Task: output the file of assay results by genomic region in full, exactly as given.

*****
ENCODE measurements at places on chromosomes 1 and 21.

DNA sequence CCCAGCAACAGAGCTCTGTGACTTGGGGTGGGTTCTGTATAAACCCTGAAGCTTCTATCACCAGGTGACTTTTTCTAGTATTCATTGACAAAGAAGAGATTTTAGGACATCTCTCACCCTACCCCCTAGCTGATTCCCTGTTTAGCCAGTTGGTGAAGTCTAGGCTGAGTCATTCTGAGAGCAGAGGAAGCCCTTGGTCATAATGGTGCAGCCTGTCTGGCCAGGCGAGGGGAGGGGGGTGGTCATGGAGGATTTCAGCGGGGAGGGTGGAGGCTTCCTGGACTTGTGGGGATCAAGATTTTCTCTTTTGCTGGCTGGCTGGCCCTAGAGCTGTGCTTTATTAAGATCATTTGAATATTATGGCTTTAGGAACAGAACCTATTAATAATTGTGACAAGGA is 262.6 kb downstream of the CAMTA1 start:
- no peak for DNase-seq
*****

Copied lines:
ENCODE measurements at places on chromosomes 1 and 21.

DNA sequence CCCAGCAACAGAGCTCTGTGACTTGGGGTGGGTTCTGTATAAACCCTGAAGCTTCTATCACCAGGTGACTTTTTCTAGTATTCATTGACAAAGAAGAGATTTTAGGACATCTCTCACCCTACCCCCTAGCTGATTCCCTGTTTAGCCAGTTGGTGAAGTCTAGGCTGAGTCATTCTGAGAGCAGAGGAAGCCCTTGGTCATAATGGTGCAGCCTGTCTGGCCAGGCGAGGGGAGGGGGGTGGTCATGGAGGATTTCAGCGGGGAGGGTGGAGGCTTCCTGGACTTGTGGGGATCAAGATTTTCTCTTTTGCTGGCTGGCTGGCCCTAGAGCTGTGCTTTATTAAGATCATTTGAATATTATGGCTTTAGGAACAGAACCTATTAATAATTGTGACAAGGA is 262.6 kb downstream of the CAMTA1 start:
- no peak for DNase-seq